Restoration and rehab, software, and reinforcement technologies are but a few of the areas where breakthroughs occur regularly and can impact your jobs significantly. Look to Masonry Design for information on the latest advances.
Taking a page directly from the “How to Effectively Combine Aesthetics and Function” manual, some innovative, new masonry products have successfully addressed industry concerns about moisture damage with traditional siding products. A few of these concrete products blend the classic and elegant craftsmanship of European design with patented technology to make a product that not only looks great, but also is environmentally conscious.
Air infiltration of buildings causes significant heating/cooling energy loss and permits moisture and condensation to collect in the walls. This interstitial condensation creates significant problems for buildings and occupants alike, including poor air quality, mold and mildew, and even structural damage.
As masonry wall design continues to evolve into the 21st century, terms like air and vapor barriers, steel stud assemblies, rigid insulation, semi-rigid insulation, batt insulation, ventilation with weeps and vents, mortar collection devices, clear air space, and oversize masonry units are all employed to describe today’s masonry wall. Add to that list things like “green,” “high-performance” and “sustainable,” and well… masonry has gone through quite a transformation. But the constant over time has been the concern over the damaging effects of moisture infiltration.
Masonry is one of the oldest and most sought after building materials for new building construction. It can serve as both finish and structure, and is therefore extremely versatile in adding both beauty and strength to a project. For some owners, the use of masonry often is limited in projects because of concerns regarding cost, scheduling, quality assurance monitoring and performance.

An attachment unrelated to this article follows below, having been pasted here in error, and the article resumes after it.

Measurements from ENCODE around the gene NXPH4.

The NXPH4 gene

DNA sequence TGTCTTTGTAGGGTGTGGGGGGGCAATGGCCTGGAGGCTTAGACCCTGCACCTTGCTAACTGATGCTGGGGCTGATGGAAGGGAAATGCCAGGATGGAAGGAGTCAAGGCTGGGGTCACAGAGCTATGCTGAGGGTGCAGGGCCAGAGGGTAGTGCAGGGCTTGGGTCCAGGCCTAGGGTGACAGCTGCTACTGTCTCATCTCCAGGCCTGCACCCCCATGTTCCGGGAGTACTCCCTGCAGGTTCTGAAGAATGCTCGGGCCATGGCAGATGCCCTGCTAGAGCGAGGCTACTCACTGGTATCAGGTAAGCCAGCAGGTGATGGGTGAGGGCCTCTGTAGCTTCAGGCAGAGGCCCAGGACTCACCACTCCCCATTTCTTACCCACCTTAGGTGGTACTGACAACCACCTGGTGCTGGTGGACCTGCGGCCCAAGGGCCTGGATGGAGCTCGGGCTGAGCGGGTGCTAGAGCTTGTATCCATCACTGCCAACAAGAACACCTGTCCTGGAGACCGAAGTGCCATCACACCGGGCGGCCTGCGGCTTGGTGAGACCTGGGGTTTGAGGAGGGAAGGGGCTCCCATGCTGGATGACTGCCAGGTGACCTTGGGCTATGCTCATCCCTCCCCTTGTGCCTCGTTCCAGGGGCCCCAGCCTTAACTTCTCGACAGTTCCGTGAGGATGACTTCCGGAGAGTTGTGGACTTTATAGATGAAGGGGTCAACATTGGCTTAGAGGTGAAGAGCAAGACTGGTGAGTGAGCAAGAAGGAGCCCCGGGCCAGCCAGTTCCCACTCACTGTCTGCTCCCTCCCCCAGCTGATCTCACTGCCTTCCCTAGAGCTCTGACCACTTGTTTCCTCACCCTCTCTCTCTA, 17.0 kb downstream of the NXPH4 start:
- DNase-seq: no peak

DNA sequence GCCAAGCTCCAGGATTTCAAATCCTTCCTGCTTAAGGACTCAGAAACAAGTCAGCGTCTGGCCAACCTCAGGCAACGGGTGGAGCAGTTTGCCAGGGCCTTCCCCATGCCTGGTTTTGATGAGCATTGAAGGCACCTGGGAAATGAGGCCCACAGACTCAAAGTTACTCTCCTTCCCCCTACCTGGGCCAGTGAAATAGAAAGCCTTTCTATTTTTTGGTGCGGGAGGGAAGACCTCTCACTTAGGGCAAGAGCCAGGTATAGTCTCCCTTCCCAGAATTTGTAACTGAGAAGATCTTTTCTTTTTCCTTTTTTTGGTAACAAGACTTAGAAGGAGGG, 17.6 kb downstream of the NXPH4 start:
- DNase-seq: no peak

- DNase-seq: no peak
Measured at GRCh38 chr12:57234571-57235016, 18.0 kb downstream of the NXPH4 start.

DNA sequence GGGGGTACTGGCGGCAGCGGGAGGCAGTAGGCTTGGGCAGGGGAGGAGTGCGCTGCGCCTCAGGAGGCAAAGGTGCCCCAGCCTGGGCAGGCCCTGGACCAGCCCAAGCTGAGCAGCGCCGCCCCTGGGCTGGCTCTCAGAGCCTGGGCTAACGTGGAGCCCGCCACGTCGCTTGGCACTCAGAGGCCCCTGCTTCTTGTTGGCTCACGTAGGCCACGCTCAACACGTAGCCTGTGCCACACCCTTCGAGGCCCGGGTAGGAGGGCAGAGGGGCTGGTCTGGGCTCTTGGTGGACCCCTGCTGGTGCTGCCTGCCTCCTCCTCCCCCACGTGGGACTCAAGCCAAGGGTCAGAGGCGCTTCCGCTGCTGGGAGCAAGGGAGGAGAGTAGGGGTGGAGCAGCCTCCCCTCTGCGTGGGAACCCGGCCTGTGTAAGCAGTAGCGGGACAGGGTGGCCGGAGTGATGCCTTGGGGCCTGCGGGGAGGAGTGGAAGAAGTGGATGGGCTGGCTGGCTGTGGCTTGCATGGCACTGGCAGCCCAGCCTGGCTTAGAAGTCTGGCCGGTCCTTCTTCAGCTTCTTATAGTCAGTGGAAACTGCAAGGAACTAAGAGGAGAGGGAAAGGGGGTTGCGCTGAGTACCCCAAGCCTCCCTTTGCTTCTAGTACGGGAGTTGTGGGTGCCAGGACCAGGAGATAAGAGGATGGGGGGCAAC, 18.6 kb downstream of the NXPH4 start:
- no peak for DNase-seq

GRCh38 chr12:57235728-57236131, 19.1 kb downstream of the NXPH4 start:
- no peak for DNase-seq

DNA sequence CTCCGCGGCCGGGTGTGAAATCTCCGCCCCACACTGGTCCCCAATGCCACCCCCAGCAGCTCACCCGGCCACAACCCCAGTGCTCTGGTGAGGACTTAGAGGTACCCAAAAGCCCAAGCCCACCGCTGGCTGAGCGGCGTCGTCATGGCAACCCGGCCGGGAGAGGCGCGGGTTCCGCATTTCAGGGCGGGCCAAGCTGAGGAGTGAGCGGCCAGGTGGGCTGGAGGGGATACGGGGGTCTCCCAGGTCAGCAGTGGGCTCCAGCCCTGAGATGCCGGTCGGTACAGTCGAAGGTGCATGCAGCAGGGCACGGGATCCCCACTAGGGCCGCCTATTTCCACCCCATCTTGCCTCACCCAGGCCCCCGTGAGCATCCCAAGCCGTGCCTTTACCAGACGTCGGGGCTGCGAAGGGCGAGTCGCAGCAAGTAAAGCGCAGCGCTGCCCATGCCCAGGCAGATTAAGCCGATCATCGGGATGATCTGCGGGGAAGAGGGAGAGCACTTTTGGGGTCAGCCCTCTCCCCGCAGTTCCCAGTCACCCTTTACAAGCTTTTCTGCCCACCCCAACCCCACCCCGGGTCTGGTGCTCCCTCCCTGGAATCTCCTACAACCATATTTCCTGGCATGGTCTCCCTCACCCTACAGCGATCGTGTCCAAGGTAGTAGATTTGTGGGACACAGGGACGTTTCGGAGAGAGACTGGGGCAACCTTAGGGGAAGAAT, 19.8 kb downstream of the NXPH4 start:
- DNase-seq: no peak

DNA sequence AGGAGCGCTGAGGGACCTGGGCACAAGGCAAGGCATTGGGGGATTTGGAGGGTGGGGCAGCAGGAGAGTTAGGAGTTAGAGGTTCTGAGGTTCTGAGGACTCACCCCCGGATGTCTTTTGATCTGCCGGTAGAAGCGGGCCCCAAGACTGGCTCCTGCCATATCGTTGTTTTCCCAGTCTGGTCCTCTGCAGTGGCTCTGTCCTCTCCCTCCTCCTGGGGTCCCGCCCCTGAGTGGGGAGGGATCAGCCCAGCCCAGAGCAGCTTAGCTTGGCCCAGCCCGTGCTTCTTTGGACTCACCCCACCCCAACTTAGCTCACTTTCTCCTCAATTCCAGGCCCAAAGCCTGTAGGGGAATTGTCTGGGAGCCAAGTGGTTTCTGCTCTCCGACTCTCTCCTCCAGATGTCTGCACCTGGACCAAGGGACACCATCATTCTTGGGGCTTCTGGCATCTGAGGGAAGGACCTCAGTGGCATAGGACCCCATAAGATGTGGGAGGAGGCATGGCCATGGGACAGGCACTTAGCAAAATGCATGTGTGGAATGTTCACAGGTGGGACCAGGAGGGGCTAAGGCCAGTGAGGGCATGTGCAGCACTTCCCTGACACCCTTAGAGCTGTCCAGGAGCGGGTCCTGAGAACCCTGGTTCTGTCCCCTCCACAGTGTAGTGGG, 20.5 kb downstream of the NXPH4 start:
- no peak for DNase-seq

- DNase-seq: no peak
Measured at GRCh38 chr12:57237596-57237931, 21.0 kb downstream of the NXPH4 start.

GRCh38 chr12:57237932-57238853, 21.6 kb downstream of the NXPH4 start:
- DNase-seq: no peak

With the seemingly constant changes to lift heights and required consolidation in the codes, there seems to be some confusion out there as to the what, when, where, how and why concerning the consolidation of grouted masonry cells. This article will help to demystify masonry grout and vibration products, and their usage.
In 1835, when the Pemaquid Point lighthouse was built in Bristol, Maine, the American paint industry did not yet exist. Portland cement technology was still more than three decades away from reaching the United States, and prepackaged paint production would start even later. Yet the stone lighthouse, built utilizing the best technology of its time, endured severe coastal exposures for 172 years with only minimal maintenance.
As masonry wall design continues to evolve into the 21st century, terms like “air and vapor barriers,” “steel stud assemblies,” “rigid insulation versus batt insulation,” “ventilation with weeps and vents,” “clear air space,” and “oversize masonry units” are all employed to describe today’s masonry wall. Each one of these items can have a direct impact on wall reinforcing and anchoring systems. Add to that list things like “green” and “sustainable,” and, well, you get the idea. Masonry has gone through quite a transformation over the last handful of years.
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